Since 1986, fluorescent carboxylate-modified polystyrene/latex microspheres (FCM) have been co-injected into aquifers along with conservative tracers and viruses, bacteria, and (or) protozoa. Use of FCM has resulted in new information about subsurface transport behaviors of microorganisms in fractured crystalline rock, karst limestone, soils, and granular aquifers. FCM have been used as surrogates for oocysts of the pathogenic protist Cryptosporidium parvum in karst limestone and granular drinking-water aquifers. The advantages of FCM in subsurface transport studies are that they are safe in tracer applications, negatively charged, easy to detect, chemically inert, and available in wide range of sizes. The limitations of FCM are that the quantities needed for some field transport studies can be prohibitively expensive and that their surface characteristics may not match the microorganisms of interest. These limitations may be ameliorated, in part by using chemically modified FCM so that their surface characteristics are a better match to that of the organisms. Also, more sensitive methods of detection may allow using smaller quantities of FCM. To assess how the transport behaviors of FCM and pathogens might compare at the field scale, it is helpful to conduct side-by-side comparisons of their transport behaviors using the geologic media and site-specific conditions that characterize the field site.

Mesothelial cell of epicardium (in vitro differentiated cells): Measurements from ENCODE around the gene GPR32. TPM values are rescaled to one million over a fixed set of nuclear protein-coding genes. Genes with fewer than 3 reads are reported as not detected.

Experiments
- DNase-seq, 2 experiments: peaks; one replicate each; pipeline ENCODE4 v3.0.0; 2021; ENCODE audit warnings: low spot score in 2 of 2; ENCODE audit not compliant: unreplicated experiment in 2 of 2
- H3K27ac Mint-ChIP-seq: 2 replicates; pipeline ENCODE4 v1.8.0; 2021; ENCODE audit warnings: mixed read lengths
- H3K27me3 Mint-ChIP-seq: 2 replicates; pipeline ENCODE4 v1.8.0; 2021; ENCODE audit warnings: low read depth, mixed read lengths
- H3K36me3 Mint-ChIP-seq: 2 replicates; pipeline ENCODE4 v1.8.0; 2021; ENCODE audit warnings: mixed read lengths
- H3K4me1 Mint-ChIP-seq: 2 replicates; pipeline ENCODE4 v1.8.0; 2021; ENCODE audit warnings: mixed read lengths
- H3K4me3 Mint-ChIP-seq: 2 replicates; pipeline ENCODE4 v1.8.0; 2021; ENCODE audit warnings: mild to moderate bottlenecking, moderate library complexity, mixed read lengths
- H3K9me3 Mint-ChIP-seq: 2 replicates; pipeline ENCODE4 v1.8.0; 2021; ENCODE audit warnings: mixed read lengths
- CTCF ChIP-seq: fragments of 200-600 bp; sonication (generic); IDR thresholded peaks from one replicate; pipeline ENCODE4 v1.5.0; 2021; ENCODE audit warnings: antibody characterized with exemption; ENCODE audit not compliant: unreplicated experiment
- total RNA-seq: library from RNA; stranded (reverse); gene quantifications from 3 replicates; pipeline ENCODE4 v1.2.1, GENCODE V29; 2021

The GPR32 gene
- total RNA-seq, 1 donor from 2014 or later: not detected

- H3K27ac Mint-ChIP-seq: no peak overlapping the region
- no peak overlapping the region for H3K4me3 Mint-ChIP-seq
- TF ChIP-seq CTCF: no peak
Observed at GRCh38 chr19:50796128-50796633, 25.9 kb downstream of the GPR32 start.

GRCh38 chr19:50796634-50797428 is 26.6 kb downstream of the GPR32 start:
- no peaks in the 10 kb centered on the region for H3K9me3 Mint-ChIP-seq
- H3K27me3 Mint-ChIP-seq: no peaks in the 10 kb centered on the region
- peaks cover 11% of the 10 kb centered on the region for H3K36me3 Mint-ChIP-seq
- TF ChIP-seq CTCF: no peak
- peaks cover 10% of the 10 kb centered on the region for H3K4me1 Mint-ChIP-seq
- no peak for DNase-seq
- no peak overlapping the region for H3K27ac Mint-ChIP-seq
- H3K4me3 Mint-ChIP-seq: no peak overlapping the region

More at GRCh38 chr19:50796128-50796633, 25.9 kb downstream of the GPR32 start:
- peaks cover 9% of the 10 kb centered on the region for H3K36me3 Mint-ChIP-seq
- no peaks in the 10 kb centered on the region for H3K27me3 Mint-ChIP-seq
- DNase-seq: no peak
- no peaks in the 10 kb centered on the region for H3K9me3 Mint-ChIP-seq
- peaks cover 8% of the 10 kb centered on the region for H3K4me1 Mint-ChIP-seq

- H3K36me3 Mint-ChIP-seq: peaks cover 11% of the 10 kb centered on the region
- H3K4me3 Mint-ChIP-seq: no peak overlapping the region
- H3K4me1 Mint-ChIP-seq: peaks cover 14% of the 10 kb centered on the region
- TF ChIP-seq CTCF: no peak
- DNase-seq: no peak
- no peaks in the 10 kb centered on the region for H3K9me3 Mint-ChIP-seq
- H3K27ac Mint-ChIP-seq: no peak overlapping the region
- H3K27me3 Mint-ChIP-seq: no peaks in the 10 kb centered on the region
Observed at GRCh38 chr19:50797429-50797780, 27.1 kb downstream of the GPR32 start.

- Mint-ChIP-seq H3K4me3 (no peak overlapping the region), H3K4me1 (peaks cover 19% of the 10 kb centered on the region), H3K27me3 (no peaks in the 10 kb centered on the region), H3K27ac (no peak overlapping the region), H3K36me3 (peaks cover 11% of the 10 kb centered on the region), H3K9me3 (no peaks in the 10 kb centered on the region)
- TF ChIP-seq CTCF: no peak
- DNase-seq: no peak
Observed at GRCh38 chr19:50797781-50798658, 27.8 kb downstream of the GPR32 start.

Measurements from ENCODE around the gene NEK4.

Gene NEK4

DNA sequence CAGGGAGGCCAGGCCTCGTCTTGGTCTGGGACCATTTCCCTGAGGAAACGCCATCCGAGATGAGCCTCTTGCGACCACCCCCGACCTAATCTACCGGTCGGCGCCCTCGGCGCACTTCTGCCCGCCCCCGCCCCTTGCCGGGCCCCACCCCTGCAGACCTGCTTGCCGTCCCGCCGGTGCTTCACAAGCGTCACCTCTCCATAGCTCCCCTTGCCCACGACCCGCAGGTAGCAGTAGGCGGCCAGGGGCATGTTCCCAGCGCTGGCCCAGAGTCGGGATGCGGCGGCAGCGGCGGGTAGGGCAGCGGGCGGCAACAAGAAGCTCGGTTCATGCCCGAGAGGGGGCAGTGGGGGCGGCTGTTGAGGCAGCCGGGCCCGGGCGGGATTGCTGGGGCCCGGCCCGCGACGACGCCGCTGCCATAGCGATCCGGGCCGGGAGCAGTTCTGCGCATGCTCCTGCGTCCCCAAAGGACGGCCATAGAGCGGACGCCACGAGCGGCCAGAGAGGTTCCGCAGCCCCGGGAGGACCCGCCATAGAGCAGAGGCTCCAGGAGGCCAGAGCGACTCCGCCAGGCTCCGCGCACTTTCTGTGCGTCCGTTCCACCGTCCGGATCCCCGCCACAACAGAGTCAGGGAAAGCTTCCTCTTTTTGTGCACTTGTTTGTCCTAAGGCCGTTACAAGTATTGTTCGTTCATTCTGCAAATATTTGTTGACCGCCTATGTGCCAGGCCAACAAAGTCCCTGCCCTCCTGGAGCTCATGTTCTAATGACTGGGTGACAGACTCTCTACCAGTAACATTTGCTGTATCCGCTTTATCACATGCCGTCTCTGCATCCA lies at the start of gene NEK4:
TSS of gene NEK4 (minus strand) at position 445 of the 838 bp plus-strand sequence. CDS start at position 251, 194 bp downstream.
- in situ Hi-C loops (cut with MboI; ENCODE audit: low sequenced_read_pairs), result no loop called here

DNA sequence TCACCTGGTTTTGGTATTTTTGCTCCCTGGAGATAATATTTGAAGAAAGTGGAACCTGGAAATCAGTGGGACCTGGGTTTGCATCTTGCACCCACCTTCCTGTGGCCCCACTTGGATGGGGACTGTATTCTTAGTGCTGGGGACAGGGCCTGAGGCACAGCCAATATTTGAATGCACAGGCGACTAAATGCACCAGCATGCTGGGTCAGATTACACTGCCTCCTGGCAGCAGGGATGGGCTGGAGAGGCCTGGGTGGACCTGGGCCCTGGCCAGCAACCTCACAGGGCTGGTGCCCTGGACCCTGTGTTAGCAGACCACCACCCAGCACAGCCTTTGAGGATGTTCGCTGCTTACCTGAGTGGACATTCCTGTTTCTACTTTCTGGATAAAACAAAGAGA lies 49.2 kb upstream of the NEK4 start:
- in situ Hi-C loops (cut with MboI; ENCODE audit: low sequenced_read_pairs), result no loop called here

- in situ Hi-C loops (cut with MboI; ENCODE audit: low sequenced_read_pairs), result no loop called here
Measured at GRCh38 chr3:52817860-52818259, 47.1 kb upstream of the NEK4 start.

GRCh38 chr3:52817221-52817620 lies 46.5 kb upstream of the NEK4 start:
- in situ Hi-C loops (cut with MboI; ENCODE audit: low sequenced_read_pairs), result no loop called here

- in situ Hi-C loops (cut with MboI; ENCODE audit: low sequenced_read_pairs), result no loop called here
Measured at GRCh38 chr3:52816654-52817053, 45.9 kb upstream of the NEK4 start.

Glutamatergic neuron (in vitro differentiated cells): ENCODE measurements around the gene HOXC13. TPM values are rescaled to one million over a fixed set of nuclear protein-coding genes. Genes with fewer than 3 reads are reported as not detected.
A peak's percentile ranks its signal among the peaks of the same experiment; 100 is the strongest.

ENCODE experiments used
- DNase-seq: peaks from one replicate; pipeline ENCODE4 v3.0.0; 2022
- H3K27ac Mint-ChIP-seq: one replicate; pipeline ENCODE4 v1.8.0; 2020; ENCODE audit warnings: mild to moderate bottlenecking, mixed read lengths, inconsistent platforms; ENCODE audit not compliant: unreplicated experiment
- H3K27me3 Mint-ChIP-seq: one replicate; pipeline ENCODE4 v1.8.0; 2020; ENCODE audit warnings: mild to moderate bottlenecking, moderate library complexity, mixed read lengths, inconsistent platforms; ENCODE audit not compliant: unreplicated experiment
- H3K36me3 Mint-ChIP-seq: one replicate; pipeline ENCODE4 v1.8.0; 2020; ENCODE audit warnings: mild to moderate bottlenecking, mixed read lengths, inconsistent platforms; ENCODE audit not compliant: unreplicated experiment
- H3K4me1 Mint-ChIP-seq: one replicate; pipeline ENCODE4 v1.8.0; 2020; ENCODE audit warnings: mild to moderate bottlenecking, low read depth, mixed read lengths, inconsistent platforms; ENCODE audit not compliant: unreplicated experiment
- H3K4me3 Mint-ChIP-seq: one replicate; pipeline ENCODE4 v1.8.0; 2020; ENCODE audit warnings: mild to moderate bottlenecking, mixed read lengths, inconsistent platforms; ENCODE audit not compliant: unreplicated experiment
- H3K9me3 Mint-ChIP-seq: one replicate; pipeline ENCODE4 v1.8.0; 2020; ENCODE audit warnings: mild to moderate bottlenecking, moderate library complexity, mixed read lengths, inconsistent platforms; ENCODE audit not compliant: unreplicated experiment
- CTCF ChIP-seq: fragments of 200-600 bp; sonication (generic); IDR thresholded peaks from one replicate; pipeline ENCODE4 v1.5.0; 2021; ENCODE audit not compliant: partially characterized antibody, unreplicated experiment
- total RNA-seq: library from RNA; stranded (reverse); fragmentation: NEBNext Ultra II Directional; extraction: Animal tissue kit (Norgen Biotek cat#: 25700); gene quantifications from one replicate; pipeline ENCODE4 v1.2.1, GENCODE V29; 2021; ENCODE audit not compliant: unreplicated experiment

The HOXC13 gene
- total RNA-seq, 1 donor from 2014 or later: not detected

|Publication Subtype||Journal Article|
|Title||Microbial-sized, carboxylate-modified microspheres as surrogate tracers in a variety of subsurface environments: An overview|
|Series title||Procedia Earth and Planetary Science|
|Contributing office(s)||National Research Program - Central Branch|
|Google Analytic Metrics||Metrics page|